Posted By: John HarperI never thought of a dungeon crawl as a pre-written plot, though. But I don't say that to challenge what you said! That's just my take. I totally dig what you're saying.
A fun thing I've been doing which leads to more complication for your character is what we call "making the GM smile" - relatively early on, Fred quoted a principle "when the GM smiles, it's already too late". In other words, just as he feeds us things to react to, feed him things he can run with. Latest example - the update I just did to the Chaos scene. "Oh, dear, I do hope the Amberites won't find out that I have Oberon's body before I get a chance to explain! That would really complicate things! Oh, noes!" [Broad wink in Fred's direction] This is probably because I hang out at the Story-Games site a lot and have picked up the vibe. I realized I'd become a really Story-Gamer when I was exerting considerable effort to have Garan not gain the power of Trump because I wanted to use the slot for "obsessed with getting Benedict's approval". Your mileage, in terms of what you find fun, may vary. But that's what I do.
Posted By: John HarperYour #1 is very interesting to me. That matches what I've heard when people talk about GM-plotted games. The murky bits for me are phrases like, "The GM advances the plot," and "the plot strolls onward." Can you expand on that? What is the GM doing when she advances the plot? What role do the players have?
Design narrow-wide=narrow. I write my games to be linear at the beginning, moderately linear at the end (in that they usually lead to an anticipated big climax), and totally open to different strategies in the middle. It seems to work pretty well; it allows free choice for most of the game, and still delivers a cool finish.
Posted By: noclueJohn, I'm curious how you avoided GM Makes the Plot type gaming as that was basically what a GM did during play when I started out.
Posted By: GB SteveI'm a bit confused by those who were disappointed with GUMSHOE. It does exactly what it says on the tin. Did you think you were getting something else?
Posted By: buzzIt seems relevant to mention Piratecat, a mod over at ENworld, who's considered the greatest DM who ever lived on those boards. He talks about some of his techniquesin this post about running great con events, and mentions the following about plot:Design narrow-wide=narrow. I write my games to be linear at the beginning, moderately linear at the end (in that they usually lead to an anticipated big climax), and totally open to different strategies in the middle. It seems to work pretty well; it allows free choice for most of the game, and still delivers a cool finish.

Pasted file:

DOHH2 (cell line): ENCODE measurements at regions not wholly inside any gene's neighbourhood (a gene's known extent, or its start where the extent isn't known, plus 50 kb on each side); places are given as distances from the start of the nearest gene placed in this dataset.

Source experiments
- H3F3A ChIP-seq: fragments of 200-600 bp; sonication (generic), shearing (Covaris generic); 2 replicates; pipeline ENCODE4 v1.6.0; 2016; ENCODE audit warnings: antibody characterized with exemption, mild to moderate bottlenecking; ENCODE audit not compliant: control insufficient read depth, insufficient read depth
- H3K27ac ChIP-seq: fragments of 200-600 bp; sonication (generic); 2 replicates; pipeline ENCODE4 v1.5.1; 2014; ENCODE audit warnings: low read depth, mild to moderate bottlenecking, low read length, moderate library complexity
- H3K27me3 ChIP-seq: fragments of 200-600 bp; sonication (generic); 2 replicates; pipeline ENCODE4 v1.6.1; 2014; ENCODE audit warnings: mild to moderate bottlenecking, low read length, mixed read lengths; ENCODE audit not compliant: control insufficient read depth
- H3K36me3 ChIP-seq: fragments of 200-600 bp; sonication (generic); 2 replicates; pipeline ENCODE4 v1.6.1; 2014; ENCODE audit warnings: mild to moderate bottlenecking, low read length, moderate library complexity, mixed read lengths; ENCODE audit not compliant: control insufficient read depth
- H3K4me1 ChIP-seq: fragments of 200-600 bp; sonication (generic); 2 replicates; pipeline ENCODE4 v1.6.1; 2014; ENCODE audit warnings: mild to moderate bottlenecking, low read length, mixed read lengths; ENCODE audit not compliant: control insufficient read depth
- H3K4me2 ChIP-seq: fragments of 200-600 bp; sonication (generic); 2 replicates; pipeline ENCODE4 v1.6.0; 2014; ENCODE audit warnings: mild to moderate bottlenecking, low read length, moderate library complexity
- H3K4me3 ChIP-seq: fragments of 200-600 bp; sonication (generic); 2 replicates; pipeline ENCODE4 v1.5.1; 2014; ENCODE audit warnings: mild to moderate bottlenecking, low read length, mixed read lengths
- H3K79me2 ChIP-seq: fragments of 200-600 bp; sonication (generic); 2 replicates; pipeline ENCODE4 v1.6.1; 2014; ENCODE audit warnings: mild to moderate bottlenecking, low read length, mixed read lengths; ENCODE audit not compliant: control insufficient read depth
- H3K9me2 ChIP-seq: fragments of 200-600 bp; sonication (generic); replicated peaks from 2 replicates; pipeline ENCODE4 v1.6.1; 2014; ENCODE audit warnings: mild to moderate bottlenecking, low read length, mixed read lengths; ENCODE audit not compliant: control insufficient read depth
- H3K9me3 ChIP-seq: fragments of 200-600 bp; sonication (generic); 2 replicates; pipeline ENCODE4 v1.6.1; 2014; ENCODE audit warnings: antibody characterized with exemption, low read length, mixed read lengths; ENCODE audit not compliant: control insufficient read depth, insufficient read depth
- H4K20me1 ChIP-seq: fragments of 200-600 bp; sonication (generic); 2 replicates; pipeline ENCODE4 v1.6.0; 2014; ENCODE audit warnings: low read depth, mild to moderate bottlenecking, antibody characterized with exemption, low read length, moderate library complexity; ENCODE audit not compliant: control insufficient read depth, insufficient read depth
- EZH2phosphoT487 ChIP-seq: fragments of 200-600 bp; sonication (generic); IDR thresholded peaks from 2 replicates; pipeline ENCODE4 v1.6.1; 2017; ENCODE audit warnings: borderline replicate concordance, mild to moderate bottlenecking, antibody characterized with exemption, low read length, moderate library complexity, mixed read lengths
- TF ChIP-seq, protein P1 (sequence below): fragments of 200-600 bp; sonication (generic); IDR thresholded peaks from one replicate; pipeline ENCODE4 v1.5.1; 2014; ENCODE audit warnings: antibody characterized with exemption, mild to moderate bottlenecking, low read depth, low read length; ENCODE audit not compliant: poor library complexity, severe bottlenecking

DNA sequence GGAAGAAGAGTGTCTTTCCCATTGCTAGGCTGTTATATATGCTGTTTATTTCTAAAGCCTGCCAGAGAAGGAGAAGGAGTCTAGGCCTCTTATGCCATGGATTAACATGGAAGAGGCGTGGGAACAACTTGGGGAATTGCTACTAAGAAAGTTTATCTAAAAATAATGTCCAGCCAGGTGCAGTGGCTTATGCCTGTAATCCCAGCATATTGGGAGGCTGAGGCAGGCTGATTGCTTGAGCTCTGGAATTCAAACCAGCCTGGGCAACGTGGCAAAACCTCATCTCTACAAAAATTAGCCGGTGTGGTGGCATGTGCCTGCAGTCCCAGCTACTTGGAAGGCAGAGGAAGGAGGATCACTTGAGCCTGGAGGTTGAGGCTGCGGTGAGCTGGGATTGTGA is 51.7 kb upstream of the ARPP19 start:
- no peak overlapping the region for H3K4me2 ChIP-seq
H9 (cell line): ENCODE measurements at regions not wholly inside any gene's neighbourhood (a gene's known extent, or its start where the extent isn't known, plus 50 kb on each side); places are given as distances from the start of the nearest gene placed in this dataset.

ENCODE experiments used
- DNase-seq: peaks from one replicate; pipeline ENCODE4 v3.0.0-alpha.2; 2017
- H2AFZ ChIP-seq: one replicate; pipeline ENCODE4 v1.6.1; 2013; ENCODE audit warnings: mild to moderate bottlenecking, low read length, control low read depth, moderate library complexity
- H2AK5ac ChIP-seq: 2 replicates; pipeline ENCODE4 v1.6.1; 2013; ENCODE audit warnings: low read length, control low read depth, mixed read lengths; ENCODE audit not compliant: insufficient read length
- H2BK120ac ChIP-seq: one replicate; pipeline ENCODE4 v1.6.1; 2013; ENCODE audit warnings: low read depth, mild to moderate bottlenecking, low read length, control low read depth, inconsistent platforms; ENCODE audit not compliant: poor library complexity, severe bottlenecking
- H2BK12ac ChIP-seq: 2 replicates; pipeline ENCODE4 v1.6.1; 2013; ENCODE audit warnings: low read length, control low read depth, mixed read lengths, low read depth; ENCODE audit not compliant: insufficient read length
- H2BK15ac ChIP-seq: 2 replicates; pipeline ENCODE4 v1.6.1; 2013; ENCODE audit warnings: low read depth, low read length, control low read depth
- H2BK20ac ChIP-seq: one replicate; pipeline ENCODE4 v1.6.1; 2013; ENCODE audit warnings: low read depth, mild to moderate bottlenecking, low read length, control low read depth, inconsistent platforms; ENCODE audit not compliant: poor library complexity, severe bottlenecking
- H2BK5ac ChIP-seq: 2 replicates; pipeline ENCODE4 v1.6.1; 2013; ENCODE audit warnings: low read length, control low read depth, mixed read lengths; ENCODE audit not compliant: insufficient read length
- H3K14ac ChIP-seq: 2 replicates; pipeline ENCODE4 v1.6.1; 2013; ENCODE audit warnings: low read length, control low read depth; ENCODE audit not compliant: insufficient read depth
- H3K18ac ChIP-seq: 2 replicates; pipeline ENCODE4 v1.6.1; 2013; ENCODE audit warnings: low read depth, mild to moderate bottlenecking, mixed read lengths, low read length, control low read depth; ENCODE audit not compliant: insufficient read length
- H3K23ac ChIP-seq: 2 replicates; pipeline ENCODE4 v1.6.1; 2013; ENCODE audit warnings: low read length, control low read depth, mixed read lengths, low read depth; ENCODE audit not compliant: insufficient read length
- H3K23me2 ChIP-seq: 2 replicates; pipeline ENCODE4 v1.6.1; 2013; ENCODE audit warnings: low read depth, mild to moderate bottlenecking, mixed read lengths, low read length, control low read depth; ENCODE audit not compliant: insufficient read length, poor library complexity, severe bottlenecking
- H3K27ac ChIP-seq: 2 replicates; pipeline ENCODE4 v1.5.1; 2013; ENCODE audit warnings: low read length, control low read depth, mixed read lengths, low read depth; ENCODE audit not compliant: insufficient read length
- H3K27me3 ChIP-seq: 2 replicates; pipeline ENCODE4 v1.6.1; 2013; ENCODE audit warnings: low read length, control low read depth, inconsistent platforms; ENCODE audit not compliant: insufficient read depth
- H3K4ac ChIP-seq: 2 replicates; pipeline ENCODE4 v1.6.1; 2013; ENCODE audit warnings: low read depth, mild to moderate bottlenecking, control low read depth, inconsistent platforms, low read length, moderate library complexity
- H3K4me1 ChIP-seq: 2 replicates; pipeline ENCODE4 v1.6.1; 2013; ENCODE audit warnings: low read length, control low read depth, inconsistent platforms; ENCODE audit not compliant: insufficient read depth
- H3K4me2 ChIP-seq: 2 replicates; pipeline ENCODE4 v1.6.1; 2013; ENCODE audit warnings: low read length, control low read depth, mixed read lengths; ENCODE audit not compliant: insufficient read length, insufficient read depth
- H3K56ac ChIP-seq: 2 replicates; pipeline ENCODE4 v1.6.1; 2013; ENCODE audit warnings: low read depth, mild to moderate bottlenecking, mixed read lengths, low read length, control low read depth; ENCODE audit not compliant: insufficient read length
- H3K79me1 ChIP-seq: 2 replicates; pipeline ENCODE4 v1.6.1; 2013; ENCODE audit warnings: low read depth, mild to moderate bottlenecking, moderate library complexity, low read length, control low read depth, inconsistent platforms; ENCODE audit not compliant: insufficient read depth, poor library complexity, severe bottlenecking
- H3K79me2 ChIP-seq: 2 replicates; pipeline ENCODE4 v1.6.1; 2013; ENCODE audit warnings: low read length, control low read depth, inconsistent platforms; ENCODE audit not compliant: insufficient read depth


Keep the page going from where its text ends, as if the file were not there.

Graham's comments suggest that it suffers from the "designer not included" problem that some games have, which is possible.
I write the "plot" of the opposition. The perfect plan if all goes accordingly. For the villain. Then count on the players to screw with that plan somehow....
Posted By: StornI *think* I have a found a comfortable way of doing this. I write the "plot" of the opposition. The perfect plan if all goes accordingly. For the villain. Then count on the players to screw with that plan somehow, sometimes by merely showing up in town.
Posted By: Mike HolmesFBetter than both the negotiation to play the mystery, or the force, is the "Grab" (to paraphrase ol Ronnie and the idea of Grabbiness). In this case, you create a situation in which no matter what the player decides in impacting the situation, he's involved in a way he'll enjoy. For instance, the "Man Who Knew Too Much" is such a situation. In point of fact, in the movie Jimmy Stewart does "walk away" from the request for help. He's confused, and doesn't understand what's being asked of him, and decides quite realistically to just move on. In this case, however, this sets into motion other problems for the character. No matter what the player would do in a situation like this, he's involved with the plot now.Yes, you may never get to the mystery. That's OK. Because, as Hitch would say, it's a MacGuffin. The mystery that is implied by the set-up situation is not, and can never be, what play is about. That's not to say that it won't get solved, perhaps it will (almost certainly, in fact). Simply that the important part is the contribution that the player makes through his character. How does the PC respond at each step, and where does that lead the story?That's what a grabby situation is all about, something that exists to allow the player to explore their character in the context of the situation. That's not to say that the situation can't be fascinating itself. Just that writing it so that the players serve it's ends, rather than it serving theirs, means that the GM will have to enter that dialectic again to find out how to tame the beast.Mike
Posted By: StornOoops folks, that was supposed to be a whisper to Judd...